They also have a list of links to news reports about single charters caught in some sort of scandal so long they had to organize it alphabetically.
Making big bucks off of short-changing poor students
It’s bad enough that poor students have so many disadvantages before they even enter the school on the first day. Now, in cities where the poorest segments of that state’s population live, large, investor-owned charter companies have completely dominated education for the poorest of the children.
The investigative story New Orleans student Social Security numbers found on auctioned-off laptops, from Oct. 2014, reveals some frightening news. And if it happened in any public school, outrage, and demands for investigations would be loud and long.
The Social Security Numbers, Names, and birth dates of 210 students of the Future Is Now private charter company were found on at least two notebooks that were auctioned off when the company closed up shop and went elsewhere. How did anyone find out? Those who bought some of the laptops became concerned of future accusations and notified Louisiana officials soon after the purchase.
Who investigated and then had to clean up the mess and ensure that student’s personal data would not be treated so carelessly in the future? Well, state government officials, of course. You know, those are the same government officials that we want off of our backs so that we can have the freedom to give students a truly quality education.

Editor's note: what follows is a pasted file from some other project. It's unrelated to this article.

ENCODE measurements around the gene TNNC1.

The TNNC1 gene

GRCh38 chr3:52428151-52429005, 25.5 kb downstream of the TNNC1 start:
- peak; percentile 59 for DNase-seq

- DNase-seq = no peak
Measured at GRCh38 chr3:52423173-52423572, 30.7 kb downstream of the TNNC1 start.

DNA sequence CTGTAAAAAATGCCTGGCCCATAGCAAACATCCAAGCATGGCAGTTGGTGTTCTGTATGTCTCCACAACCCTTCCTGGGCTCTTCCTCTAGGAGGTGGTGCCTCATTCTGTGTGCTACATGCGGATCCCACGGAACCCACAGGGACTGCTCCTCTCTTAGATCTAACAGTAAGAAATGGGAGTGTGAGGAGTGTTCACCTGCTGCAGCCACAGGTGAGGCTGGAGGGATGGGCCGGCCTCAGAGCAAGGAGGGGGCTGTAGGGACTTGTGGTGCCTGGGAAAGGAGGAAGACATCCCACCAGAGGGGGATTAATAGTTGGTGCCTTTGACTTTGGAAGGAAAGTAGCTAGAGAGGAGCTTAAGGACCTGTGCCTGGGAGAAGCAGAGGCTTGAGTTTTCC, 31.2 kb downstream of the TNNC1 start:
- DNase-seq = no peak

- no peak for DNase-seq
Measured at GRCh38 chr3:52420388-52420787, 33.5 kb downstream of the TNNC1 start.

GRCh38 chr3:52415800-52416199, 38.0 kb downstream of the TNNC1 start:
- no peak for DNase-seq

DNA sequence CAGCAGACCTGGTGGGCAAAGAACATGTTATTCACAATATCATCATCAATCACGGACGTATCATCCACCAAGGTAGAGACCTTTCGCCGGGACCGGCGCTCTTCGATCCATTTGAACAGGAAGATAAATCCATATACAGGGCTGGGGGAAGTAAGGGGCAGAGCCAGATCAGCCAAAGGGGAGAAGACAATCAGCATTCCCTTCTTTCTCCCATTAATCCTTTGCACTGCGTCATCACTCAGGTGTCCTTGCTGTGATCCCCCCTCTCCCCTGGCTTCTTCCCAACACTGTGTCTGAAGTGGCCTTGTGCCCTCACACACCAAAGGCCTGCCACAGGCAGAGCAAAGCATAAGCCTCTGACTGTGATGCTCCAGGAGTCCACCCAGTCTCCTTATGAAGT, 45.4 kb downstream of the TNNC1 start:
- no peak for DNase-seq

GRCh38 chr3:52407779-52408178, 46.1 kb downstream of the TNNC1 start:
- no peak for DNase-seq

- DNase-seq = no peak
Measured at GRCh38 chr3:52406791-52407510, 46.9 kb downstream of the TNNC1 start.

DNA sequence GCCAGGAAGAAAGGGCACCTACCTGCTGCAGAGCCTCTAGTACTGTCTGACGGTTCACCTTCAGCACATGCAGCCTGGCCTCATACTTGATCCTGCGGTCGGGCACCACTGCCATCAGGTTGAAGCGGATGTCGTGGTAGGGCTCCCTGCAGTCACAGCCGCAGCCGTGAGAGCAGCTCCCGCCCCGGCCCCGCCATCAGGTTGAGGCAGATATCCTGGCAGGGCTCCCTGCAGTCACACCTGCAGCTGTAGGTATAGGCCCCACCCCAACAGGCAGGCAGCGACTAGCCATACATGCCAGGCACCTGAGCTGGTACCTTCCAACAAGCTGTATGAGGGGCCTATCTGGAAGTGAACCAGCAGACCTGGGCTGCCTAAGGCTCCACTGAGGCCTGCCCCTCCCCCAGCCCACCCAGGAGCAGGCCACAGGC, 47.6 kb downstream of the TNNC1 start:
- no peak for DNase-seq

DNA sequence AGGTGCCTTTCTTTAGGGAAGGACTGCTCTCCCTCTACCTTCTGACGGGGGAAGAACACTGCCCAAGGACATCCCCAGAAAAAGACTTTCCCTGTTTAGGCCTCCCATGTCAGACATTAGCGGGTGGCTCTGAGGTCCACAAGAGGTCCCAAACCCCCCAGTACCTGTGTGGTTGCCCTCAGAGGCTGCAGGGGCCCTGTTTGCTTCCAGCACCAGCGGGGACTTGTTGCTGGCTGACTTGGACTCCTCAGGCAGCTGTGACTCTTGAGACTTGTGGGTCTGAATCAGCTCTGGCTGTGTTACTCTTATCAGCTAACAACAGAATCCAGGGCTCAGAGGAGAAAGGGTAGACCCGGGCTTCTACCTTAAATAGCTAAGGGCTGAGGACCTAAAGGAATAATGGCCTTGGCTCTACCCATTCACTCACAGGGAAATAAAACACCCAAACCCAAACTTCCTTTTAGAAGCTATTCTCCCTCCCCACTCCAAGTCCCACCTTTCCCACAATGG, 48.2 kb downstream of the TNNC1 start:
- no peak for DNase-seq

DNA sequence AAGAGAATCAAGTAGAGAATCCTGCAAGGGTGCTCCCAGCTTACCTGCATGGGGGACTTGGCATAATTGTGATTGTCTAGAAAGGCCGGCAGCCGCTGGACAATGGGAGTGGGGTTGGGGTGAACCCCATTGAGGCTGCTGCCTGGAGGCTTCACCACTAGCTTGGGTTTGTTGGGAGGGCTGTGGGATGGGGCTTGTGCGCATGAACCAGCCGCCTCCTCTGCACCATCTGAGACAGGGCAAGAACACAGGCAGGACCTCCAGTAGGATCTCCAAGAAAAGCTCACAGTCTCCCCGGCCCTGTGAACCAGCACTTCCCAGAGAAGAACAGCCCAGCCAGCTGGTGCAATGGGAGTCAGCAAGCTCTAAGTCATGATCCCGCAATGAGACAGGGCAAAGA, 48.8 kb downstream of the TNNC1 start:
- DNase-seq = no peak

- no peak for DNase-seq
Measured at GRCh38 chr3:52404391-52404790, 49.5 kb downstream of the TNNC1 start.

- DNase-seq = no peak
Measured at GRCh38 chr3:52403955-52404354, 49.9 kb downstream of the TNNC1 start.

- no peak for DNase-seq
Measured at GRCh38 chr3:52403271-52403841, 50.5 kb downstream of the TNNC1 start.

A long investigation by the Detroit Free Press last year found that Michigan has opened the doors wide to big education corporations, spent billions, with little to show for it except scams that are barely legal. The key story in this series that has charts and links to show is Michigan spends $1B on charter schools but fails to hold them accountable from June of 2014.
The big corporate charters are concentrated in Detroit where Michigan’s poorest children reside and their parents have the least political power.
A more direct example of the charter school scams that take public money and siphon it off for corporate gain while shaving actual classroom budgets is Weak Michigan charter school laws enable scams, insider dealing.
The graduating class of New Orleans’ Recovery School District have been mostly, and now this year, all charter educated since the third grade. How did they do on this year’s ACT? Louisiana’s pro-charter Superintendent refused to allow the scores to be released. Why?
Here’s why: The scores for the students in the now long-time charterized New Orleans district are not any better than the public schools or worse. Read all about it in Mercedes Schneider’s post where you can look at the secret scores yourself.